50 miles north of Lake Ladoga, Finnish
correspondents reported today. ... A Finnish
communique declared that a large number of
recently completed airfields
"intended by the
Soviet Air Force as bases for aggression" had
been captured on the Karelian Isthmus and
north of Lake Ladoga. ... ... Moscow,
Associated Press, The New York Times,

Saturday, August 16, 1941: [Late Friday, U.S.
time]
The Soviet Information Bureau today
issued the following communique: During Aug.
15 our troops continued fierce fighting with the
enemy along the whole front. ... Our air force in
cooperation with the land forces continued to
deal blows to enemy troops and attacked his
aircraft on airdromes. ... ... London,
Associated Press, The New York Times,

Friday, August 15, 1941: An Air Ministry
communique said today: Last night's
operations of the bomber command were on a
heavy scale and more than 300 took part. The
main targets were industries and
communications at Hanover, Brunswick, and
Magdeburg and many fires were started.
Subsidiary attacks were made on docks at
Rotterdam and Boulogne. ... Twelve of our
aircraft are missing. ... Blenheims operating
against enemy shipping off the Frisian Islands
yesterday scored direct hits on a supply ship,
which was left in flames and sinking. One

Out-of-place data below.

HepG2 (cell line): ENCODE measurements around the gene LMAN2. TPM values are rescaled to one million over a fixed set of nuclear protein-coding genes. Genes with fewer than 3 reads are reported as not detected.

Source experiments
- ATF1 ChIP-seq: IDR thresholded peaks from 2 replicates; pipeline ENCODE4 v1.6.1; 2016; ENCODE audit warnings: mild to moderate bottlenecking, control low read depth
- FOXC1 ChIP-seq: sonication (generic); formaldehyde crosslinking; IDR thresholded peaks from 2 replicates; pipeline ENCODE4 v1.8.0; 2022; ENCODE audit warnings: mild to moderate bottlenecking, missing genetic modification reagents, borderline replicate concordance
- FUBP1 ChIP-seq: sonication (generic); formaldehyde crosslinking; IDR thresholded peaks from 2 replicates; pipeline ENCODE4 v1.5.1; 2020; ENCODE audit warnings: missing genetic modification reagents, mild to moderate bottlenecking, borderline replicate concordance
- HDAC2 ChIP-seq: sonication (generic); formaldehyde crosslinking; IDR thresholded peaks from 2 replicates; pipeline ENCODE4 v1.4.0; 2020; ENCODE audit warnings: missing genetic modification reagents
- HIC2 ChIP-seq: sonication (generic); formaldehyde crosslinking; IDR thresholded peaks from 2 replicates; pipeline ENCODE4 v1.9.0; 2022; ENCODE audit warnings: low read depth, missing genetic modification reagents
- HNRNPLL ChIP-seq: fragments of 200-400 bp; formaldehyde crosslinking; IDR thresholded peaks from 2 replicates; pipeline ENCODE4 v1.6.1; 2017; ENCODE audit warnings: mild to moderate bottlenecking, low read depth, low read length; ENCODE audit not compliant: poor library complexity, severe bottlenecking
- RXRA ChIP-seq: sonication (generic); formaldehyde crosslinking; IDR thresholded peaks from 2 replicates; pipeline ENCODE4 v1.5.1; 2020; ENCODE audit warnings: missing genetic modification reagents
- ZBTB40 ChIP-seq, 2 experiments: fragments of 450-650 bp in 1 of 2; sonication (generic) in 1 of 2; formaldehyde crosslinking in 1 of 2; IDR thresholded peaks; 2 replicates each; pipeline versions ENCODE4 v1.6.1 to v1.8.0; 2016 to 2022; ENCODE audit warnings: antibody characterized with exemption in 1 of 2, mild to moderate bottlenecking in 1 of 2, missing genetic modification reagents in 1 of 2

aircraft is missing from daylight operations.
[Other British communiques told of air attacks
on the Corinth Canal in Greece, an air base
in Crete, government buildings in Tripoli, a
submarine base in Sicily, barracks in
Syracuse, and enemy trenches and buildings
in Ethiopia.]
... ... Berlin, Associated Press,
The New York Times,
Friday, August 15,
1941:
The German High Command
communique said today: Odessa has been
encircled by Rumanian troops and Nikolaev by
German-Hungarian units, as announced in a
special communique. Eastward of the Bug
River,
speedy German units in indefatigable
pursuit of the defeated enemy took the
important ore region of Krivoy Rog. On other
parts of the East Front, the fighting continues to
be successful. ... Last night the enemy
dropped incendiaries and explosives on
various places in Northwestern and Northern
Germany. An attempt by British planes to
attack the Reich's capital in the course of last
night was frustrated with considerable loss to
the foe
by strong defenses. Night pursuiters
and anti-aircraft artillery shot down eight
bombers. ... In the fight against British
shipping, the air force off the Scottish East
Coast destroyed a 5,000-ton freighter and
badly damaged another large merchantman.
... Other combat planes sank two merchantmen
totaling 15,000 tons from convoys east of
Cromer and Great Yarmouth, set two freighters
afire, and damaged an additional two
merchantmen. ... Additional air raids were
directed against port facilities on English
coast. ... In North Africa combat planes scored
a direct bomb hit on one British destroyer north
of Sidi Barrani. Strong German bomber units
attacked the airport at Ismaila the night before
last and big fires were caused in hangers and
shelters. ... Chasers [fighter planes] and anti-
aircraft yesterday brought down nine British
pursuit [planes] on the Channel coast.

[Stay tuned for late breaking war bulletins.
... Globalization41.]